Coming up this week: Big Tech Earnings, First-Quarter GDP, Housing Market Update


Coming up this week: Big Tech Earnings, First-Quarter GDP, Housing Market Update

U.S. equity markets had their worst single-day decline on Friday since 2020 on the heels of comments by Federal Reserve Chair Jerome Powell that the Fed would consider more aggressive interest rate hikes at its May meeting, in addition to weaker-than-expected earnings reports. The Dow and S&P 500 finished Friday's session 2.8% lower, while the Nasdaq fell 2.6%. The Dow notched its fourth consecutive weekly loss, and the S&P 500 posted its third. For the week, the Dow fell 1.9%, the S&P 500 shed 2.8%, and the Nasdaq declined 3.8%. Meanwhile, the yield on the 10-year Treasury note rose to a fresh three-year high just under 3%, as the global bond market sell-off continued. Crude oil prices fell early in the week, before stabilizing to end the week near $102 per barrel. Next week may be the busiest of the corporate earnings season, with dozens of prominent companies across various market sectors reporting earnings, including five of the largest technology companies in the U.S., as Apple, Amazon, Microsoft, Meta Platforms, and Google all report earnings. We can also expect updates on the U.S. housing market, along with the preliminary estimate for first-quarter GDP growth. The February update to the Case-Shiller National Home Price Index and March new home sales will be released Tuesday, followed by pending home sales on Wednesday.


Earnings season enters its busiest week, with tech giants Apple, Amazon, Meta Platforms, Microsoft, and Google all reporting first quarter earnings.
Further updates on the U.S. housing market are expected, with the latest figures for the Case-Shiller Home Price Index, as well as new and existing home sales.
The preliminary estimate for first-quarter GDP growth will be released Thursday, likely showing a sharp deceleration from the fourth quarter of 2021.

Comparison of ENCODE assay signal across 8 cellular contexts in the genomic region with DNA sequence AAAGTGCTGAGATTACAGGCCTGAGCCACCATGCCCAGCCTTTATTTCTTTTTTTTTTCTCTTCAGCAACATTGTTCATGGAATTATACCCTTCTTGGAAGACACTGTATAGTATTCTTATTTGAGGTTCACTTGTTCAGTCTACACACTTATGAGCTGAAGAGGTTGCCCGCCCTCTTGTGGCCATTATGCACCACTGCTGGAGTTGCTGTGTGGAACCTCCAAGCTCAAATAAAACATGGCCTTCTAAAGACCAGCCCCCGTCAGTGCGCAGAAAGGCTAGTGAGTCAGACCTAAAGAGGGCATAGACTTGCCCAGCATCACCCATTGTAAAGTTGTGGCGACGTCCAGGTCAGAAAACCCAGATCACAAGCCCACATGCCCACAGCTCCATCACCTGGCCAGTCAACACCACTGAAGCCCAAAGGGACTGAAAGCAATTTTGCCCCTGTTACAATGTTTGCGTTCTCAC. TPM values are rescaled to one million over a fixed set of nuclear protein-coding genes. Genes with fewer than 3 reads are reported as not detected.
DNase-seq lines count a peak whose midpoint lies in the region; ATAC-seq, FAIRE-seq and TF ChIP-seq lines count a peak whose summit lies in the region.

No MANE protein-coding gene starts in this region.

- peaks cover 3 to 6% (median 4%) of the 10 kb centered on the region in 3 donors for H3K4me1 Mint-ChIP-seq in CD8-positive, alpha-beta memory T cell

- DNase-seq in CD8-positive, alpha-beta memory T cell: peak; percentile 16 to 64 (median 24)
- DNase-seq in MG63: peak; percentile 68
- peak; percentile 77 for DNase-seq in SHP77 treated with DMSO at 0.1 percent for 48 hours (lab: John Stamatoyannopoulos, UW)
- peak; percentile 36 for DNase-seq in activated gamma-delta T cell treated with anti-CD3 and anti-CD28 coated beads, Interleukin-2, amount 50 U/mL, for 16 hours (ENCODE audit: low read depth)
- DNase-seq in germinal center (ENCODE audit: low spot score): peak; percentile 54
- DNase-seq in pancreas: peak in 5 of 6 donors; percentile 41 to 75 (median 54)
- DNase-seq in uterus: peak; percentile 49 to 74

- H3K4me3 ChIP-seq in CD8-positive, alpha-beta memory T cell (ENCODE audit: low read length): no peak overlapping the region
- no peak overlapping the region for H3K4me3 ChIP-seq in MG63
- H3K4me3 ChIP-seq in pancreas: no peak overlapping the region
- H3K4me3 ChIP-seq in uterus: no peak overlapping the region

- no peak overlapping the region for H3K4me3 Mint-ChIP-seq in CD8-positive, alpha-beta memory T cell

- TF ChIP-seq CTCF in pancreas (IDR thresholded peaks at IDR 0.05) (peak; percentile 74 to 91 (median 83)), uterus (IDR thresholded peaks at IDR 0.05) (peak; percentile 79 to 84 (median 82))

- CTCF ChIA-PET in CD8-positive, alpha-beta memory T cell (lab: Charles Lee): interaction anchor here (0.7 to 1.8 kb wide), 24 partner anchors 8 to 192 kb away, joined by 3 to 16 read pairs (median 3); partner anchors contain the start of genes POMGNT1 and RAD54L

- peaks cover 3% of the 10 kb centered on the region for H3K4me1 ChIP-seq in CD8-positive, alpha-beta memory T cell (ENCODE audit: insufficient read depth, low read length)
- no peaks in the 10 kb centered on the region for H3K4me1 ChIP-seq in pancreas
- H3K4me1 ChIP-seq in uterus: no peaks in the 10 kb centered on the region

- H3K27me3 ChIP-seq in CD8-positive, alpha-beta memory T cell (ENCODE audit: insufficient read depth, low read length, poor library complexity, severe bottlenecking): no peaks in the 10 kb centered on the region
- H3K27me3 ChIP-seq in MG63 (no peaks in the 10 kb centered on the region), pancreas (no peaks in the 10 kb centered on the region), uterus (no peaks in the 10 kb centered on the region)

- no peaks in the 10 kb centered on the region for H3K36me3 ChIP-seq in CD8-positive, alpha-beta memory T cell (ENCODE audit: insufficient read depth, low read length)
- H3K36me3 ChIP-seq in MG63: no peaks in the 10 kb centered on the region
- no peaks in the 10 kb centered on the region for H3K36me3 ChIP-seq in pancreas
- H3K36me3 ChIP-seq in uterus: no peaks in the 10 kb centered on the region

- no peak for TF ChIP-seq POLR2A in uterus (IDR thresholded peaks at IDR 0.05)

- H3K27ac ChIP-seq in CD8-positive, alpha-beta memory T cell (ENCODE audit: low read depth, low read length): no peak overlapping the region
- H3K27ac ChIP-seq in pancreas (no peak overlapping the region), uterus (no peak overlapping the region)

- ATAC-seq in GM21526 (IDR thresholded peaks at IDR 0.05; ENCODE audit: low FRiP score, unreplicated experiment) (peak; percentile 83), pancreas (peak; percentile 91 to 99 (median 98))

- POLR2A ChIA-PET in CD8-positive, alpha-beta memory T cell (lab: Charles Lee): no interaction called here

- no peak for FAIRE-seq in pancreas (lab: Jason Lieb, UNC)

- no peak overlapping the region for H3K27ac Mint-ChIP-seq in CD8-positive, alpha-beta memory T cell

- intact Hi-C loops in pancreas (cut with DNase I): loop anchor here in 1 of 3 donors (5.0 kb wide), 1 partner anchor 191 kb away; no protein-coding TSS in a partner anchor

Earnings from Big Tech

This week, all five companies making up the popularized FAAMG acronym — Meta, Apple, Amazon, Microsoft, and Google — will be reporting first-quarter earnings. Technology stocks have had a difficult start to 2022, with most tech companies retreating from their all-time highs reached in 2021. The tech-heavy Nasdaq Composite Index is down nearly 18% year-to-date, nearly double the 10% decline in the overall market. In an environment of rising interest rates, growth stocks, which include many large tech companies, tend to be negatively affected due to higher borrowing costs. Firms classified as growth stocks tend to be highly leveraged with higher rates of cash turnover, and this debt becomes more difficult to service as interest rates rise. As a result, value stocks as well as more established, legacy companies tend to outperform growth stocks in an environment of rising rates.

Housing Market Updates

More updates to the U.S. housing market will be available this week, with the February Case-Shiller Home Price Index and March pending home sales due to be released on Tuesday and Wednesday, respectively. Tuesday’s Case-Shiller update will include both the National Index and the 20-City Composite Index measuring price gains in major metropolitan areas. In January, housing prices rose 1.4% month-over-month and 19.2% year-over-year, accelerating compared to December and just below a record annual gain of 20% in August of 2021. Price gains will likely subside over coming months, however, as rising mortgage rates and declining affordability continue to affect housing demand. Pending home sales have been declining for four consecutive months, as mortgage rates rise. Wednesday’s update will likely show a further decline as the rate on a 30-year fixed-rate mortgage surged above 5% in recent weeks.

First Quarter Growth Estimate

On Thursday, the preliminary reading for first quarter GDP growth will be released. The Conference Board forecasts that GDP growth will slow to a 1.5% quarter-on-quarter rate, or 4.3% year-over-year. This compares to a 6.9% rate of increase in the fourth quarter of 2021. Growth projections for 2022 have been revised sharply lower in recent weeks due to rising inflation driven by surging commodities prices, the prospect of more aggressive monetary policy tightening by the Fed, as well as geopolitical uncertainty following Russia’s invasion of Ukraine. Economic growth for 2022 is now projected at 3.0%, followed by a 2.2% growth projection for 2023. According to the Conference Board, rising oil prices will likely reduce GDP growth by a range of 0.3–0.8% this year, given a scenario of crude oil prices rising further. Despite ongoing challenges to the U.S. economy, the Conference Board is not forecasting a recession in 2022, positing such a scenario as unlikely.